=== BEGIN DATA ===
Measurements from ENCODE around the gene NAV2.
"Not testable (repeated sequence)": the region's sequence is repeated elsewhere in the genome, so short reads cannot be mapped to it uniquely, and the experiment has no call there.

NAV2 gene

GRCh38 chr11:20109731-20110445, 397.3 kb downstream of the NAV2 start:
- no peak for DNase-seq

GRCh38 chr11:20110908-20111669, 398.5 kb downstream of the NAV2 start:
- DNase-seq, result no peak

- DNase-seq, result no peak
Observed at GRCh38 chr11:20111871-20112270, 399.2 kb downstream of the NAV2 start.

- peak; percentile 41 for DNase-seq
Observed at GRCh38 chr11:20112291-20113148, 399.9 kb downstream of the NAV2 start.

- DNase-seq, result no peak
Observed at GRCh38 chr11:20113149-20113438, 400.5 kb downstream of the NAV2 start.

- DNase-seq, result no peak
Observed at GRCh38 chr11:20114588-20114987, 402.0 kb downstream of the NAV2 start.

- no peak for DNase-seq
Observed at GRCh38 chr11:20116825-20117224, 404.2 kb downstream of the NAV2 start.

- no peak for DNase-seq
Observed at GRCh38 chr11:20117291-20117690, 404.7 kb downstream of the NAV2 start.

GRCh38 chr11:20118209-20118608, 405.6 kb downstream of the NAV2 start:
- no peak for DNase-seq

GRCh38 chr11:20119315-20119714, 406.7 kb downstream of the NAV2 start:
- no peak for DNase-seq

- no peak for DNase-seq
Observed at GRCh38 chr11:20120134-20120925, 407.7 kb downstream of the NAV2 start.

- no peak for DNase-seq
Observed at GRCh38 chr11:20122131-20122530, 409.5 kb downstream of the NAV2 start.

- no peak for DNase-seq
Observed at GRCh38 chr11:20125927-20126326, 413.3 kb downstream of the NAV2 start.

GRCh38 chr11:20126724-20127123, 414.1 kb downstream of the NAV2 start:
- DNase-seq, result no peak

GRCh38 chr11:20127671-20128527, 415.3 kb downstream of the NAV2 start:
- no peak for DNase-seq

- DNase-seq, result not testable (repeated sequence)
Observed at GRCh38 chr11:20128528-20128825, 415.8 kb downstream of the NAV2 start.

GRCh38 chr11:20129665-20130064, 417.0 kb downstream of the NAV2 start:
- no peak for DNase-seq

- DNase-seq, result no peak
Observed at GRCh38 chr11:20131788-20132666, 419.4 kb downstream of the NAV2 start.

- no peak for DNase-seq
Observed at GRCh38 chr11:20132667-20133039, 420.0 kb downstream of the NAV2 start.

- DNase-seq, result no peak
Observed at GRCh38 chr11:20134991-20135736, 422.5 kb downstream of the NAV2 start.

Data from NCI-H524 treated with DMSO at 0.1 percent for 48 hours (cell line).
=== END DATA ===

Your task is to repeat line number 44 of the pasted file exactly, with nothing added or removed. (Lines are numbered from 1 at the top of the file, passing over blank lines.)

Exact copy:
Data from NCI-H524 treated with DMSO at 0.1 percent for 48 hours (cell line).